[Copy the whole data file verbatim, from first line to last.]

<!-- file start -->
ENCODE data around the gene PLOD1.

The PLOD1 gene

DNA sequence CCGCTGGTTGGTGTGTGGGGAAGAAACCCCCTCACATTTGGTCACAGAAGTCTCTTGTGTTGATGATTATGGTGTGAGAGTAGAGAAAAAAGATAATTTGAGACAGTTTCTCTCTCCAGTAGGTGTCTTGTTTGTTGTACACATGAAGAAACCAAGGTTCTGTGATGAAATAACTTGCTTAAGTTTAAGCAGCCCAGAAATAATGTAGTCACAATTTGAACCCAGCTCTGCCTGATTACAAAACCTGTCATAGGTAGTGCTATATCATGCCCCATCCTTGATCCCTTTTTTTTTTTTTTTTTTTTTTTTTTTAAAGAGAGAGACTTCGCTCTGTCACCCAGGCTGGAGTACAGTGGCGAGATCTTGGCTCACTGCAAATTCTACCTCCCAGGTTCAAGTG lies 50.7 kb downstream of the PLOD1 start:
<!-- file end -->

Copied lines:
ENCODE data around the gene PLOD1.

The PLOD1 gene

DNA sequence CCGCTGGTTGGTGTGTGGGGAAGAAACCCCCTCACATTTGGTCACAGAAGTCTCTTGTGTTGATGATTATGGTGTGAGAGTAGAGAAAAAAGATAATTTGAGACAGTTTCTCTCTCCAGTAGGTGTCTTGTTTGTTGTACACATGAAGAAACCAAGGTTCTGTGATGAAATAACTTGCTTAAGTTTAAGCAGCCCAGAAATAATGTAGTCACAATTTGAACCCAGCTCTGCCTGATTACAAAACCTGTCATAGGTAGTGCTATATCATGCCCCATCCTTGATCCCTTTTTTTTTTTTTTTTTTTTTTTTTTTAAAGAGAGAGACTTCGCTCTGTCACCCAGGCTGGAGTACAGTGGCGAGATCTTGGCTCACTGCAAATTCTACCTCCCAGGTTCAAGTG lies 50.7 kb downstream of the PLOD1 start: